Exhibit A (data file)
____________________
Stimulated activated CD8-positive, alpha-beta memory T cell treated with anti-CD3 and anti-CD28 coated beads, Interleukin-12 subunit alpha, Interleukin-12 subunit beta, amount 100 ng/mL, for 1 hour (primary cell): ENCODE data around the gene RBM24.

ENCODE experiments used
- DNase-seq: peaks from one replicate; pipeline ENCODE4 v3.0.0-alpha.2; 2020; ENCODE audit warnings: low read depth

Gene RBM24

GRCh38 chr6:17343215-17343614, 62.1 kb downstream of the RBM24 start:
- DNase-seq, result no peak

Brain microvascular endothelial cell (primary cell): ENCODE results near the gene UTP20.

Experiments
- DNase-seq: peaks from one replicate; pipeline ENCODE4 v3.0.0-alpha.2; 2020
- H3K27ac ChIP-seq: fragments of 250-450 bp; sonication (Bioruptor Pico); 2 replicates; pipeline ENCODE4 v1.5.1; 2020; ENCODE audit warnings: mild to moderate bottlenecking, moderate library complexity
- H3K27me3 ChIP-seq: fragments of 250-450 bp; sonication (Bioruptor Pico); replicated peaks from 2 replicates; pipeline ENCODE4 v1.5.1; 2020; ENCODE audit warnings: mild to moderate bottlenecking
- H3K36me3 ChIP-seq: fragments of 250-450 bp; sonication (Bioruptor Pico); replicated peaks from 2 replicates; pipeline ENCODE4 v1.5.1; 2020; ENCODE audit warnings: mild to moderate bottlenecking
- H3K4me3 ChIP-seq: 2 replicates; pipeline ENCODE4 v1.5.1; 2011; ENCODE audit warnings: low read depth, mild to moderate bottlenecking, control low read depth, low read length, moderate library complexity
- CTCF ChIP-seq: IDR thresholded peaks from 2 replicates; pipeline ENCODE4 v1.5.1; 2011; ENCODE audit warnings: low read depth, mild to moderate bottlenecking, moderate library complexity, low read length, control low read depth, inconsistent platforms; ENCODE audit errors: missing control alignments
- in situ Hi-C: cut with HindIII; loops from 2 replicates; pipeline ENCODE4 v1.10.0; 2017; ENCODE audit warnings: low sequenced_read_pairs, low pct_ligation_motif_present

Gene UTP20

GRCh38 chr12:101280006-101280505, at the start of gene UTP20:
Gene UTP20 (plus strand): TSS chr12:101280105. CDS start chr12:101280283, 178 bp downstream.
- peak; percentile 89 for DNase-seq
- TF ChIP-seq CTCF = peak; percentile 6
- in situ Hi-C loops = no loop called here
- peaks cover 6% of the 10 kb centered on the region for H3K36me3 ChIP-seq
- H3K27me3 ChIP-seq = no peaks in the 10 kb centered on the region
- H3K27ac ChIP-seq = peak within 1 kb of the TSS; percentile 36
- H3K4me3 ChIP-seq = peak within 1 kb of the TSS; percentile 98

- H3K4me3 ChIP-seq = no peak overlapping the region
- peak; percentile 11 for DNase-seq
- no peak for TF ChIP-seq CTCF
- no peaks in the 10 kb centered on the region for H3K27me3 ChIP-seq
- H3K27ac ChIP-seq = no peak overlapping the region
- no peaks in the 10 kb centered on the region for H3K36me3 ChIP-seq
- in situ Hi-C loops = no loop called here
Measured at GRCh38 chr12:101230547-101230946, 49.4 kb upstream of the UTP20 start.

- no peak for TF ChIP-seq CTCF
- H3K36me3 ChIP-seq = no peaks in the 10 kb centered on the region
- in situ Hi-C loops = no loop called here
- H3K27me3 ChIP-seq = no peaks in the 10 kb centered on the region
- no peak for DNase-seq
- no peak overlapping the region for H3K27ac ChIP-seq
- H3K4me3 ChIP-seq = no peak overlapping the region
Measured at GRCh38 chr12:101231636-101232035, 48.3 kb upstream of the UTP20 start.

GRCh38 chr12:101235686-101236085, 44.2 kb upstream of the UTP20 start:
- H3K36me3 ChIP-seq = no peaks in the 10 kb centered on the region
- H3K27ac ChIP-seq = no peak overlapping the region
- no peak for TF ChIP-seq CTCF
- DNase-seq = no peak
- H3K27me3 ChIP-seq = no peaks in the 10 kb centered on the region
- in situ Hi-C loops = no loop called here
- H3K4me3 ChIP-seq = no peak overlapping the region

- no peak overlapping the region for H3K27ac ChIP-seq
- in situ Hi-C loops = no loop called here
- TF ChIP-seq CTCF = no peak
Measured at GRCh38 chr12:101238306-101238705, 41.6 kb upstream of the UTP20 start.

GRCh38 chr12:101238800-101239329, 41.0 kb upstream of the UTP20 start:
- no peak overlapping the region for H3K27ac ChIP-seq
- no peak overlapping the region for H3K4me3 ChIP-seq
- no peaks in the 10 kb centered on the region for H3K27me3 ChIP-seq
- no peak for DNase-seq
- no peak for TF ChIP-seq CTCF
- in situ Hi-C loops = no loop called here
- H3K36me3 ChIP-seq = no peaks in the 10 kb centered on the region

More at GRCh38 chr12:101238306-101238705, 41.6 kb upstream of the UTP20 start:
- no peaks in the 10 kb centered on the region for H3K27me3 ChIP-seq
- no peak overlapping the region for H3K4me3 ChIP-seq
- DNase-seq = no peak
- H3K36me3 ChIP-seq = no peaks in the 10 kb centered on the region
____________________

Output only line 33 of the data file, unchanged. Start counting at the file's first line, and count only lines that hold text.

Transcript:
Measured at GRCh38 chr12:101230547-101230946, 49.4 kb upstream of the UTP20 start.